Falmouth / Aberfal

A view of Falmouth harbour early in the morning

I just got back to Bangor after spending a few days with my family down in Falmouth (Aberfal) in Cornwall (Kernow). My brother has just finished a circumnavigation of the globe in Falmouth four years after setting sail, and we went to welcome him back. His adventures are recounted on his blog.

While in Cornwall I was on the look out for any bits Cornish I could spot. There were plenty of Cornish flags and bumper stickers, some with Kernow on them, some of the leaflets about local attractions have place names in English and Cornish, and the Cornish motto, “One and all / Onan hag oll” appears in both languages on the Cornwall Council logo. One bookshop I visited had a few Cornish language courses and dictionaries, but apart from that, there was very little Cornish to be seen, and none whatsoever to be heard. There may be more Cornish around in other places, but the superficial impression I got was that Cornish is not as visible in Cornwall as Manx is in the Isle of Man.

This entry was posted in Cornish, Language, Travel.

11 Responses to Falmouth / Aberfal

  1. Matt T. says:

    Every time I see someone mention Cornish now, I always think of the recent “David Mitchell’s Soapbox”:


  2. Jim Morrison says:

    I think that Cornish has a lot further to come back from than Manx but I applaud the revivalists for trying.
    Matt, that’s an interesting video. I think David makes some good points. I definitely think that some government funding should be provided for Gaelic, Manx and Cornish, but as for how much I am not sure. As for Gaelic (and other languages), it is now such a small language because of unnatural intervention, i.e. supression by England etc. So I think its revival by unnatural means, i.e. government support, is acceptable.

  3. TJ says:


    is “olll” written with 3 L’s ?
    sounds like Kernewek got some weird orthography though!

  4. Simon says:

    TJ – it should be oll – olll was typo.

  5. Adam says:

    What’s interesting there is the way it is pronounced in Cornish and say a Welsh speaker pronouncing it for example

    Onan hag oll in Cornish is pronounced Onan hag ol but in well the ll would denote a Ll sound. but all in well is holl or oll.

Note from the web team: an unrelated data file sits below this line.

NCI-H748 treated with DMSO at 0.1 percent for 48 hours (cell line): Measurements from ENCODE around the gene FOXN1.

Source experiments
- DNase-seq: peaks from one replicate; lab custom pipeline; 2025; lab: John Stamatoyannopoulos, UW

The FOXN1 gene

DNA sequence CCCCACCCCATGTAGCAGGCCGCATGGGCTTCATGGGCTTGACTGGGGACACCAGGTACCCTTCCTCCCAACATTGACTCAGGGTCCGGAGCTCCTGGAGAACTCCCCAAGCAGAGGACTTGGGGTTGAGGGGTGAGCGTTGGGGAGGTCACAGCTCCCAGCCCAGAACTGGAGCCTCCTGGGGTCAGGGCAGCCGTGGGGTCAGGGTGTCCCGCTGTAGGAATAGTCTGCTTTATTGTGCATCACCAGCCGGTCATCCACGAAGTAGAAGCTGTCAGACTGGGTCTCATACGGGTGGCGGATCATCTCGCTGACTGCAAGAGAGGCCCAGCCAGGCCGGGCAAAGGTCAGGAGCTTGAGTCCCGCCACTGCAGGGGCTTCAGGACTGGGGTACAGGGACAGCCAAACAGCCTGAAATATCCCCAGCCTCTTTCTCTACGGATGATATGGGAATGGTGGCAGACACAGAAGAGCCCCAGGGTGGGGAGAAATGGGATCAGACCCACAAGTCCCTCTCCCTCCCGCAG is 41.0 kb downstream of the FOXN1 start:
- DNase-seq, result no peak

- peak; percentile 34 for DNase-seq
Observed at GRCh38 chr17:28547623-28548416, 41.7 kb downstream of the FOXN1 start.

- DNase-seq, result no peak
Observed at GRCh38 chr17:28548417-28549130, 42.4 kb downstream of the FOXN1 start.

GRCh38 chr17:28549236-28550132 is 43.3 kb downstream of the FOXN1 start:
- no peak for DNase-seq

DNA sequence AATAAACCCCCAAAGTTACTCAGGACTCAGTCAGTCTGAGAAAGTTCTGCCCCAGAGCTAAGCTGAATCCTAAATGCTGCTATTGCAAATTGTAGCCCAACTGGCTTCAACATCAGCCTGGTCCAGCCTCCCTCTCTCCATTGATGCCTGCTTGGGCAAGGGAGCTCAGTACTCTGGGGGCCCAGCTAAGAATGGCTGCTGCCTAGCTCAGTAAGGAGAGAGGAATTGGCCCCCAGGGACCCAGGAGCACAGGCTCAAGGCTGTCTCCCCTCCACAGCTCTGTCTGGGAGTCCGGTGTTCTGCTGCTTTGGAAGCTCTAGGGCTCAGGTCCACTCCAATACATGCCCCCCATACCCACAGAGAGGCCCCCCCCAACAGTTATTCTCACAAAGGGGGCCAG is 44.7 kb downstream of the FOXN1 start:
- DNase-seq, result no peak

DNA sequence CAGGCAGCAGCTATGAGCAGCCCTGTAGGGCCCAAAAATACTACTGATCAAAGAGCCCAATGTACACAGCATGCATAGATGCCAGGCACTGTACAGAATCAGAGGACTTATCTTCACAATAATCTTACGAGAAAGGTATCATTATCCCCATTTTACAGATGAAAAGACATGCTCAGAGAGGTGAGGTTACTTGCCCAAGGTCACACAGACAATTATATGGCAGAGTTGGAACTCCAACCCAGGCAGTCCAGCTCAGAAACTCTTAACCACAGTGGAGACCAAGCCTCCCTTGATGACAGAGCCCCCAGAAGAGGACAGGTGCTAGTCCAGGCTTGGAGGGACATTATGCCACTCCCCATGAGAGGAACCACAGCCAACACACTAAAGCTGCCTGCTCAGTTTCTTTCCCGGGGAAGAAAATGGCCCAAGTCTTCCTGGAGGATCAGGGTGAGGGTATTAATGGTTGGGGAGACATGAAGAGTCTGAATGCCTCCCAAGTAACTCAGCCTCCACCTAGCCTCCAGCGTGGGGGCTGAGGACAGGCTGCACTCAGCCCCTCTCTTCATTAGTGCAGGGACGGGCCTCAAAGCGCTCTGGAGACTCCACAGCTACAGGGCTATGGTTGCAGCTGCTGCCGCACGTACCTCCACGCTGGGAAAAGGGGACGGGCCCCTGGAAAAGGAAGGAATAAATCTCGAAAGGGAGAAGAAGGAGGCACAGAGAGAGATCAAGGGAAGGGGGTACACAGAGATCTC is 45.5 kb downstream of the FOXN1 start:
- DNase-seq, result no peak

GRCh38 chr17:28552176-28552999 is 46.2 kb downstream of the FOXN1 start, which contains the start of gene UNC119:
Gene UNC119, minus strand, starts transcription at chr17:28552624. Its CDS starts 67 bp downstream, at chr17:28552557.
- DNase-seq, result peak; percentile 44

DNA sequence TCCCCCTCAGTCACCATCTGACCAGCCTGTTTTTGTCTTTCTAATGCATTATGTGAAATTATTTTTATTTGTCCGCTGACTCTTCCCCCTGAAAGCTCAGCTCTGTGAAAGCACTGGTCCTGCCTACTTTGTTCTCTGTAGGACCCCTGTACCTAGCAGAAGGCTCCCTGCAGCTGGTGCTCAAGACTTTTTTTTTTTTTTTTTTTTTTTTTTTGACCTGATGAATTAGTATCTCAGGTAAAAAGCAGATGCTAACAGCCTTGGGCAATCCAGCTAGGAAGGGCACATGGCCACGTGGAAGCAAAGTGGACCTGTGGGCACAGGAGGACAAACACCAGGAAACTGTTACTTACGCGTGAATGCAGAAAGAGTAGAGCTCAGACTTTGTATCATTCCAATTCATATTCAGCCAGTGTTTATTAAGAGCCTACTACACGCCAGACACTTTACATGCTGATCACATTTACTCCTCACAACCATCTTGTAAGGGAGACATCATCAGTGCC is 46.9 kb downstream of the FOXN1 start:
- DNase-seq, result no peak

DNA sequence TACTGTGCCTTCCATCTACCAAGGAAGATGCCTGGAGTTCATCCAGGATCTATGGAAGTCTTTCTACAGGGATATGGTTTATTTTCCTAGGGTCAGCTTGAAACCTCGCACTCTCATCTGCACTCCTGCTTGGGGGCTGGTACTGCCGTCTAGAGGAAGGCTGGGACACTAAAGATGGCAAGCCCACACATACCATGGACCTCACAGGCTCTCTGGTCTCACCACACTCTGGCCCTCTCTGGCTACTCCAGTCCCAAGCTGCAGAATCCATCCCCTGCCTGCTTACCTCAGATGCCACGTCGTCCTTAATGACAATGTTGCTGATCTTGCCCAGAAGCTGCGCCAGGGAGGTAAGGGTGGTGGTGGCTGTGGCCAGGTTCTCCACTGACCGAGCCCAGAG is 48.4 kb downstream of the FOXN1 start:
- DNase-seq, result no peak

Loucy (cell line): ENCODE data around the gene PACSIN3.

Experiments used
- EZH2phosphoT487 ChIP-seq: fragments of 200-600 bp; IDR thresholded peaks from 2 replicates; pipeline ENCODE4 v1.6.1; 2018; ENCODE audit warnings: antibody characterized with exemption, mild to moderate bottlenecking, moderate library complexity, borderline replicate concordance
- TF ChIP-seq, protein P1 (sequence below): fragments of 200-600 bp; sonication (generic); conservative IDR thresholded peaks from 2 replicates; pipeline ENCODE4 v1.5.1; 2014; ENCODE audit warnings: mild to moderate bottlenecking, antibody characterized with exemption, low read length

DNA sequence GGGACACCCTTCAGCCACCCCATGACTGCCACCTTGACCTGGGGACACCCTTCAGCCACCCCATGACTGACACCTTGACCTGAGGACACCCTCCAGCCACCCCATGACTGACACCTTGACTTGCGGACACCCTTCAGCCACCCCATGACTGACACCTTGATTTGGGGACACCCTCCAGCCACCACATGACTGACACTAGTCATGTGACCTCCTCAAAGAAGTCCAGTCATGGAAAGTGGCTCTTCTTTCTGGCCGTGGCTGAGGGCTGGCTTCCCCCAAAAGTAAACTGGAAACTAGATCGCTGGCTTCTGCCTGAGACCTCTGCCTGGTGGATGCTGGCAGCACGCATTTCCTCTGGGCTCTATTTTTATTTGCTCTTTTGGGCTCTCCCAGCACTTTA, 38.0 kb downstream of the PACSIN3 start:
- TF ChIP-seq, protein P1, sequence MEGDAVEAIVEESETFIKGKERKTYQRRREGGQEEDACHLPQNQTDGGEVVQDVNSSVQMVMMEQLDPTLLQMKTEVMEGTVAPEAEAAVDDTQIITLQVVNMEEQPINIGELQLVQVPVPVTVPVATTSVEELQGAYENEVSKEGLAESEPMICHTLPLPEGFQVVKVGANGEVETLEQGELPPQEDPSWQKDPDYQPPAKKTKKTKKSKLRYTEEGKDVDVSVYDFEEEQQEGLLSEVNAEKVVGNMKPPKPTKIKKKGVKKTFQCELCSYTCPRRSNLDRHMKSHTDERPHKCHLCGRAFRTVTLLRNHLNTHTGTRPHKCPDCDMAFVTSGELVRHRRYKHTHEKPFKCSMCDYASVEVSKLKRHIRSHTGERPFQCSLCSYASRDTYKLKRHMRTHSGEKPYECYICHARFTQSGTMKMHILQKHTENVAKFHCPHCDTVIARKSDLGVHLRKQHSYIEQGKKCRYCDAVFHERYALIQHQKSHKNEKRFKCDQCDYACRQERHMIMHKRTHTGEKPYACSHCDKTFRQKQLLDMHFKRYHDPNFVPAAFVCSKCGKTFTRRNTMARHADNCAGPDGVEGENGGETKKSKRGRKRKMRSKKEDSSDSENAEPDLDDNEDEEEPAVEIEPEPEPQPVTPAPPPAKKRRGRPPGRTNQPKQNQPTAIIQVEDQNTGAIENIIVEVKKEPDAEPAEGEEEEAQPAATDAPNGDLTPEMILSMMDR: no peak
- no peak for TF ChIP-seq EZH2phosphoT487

So in Welsh it would be

    Un ag oll wich is so similar. Yes the languages are similar im just wondering how the Ll sound formed is it a Welsh thing or has it been lost from Cornish and Breton?

  6. Simon says:

    Adam – the Welsh ll sound [ɬ] doesn’t appear in Cornish – their ll is an extented or aspirated l sound [l:] / [lʰ], and in Breton the lh is an lj sound [ʎ]. I don’t know if the sound used to feature in either language.

  7. Paul says:

    If the Cornish orthographic ‘ll’ is (or can be) aspirated as [lʰ] then it might count as lateral plus voicelessness, just as [ɬ] does in Welsh. Does it alternate with a voiced lateral as the Welsh one does in mutation? It could, of course, be that the phonetics of Cornish doesn’t behave quite like Welsh, at least in part because of Cornish being a revived language. It’s much easier to revive syntax than phonetics: clearly modern Cornish has phonetics but its phonetics might not be related to Welsh phonetics as straightforwardly as its syntax might be related to Welsh syntax.

    (Disclaimer: I know a little about Welsh, but next to nothing about Cornish).

  8. Adam says:

    Oh right, Yes I know that it’s not pronoucned the same in cornish that was the point I was trying to make, Because i know in IsiZulu the lh is pronounded similar to the ll of Welsh but not exactly therefore is the Ll sound in Welsh uniquely Welsh? Or Did it appear in Cornish and Breton in the past? And yes Ll does mutate for example.

    to say from Llanelli to Llandeilo to Llandudno in Welsh would be

    O Lanelli i Landeilo i Landudno

  9. Simon says:

    Adam – I don’t know if the Welsh ll sound was used in Cornish or Breton in the past, but it is used in other languages: http://en.wikipedia.org/wiki/%C9%AC

  10. john says:

    Nice picture, maybe more Cornish is Truro?/ I hear that Aberfal/Falmouth has some Cornish classes, but the language does need more exposure at present it seems to be the preserve of academics, and a few locals.

  11. sandra742 says:

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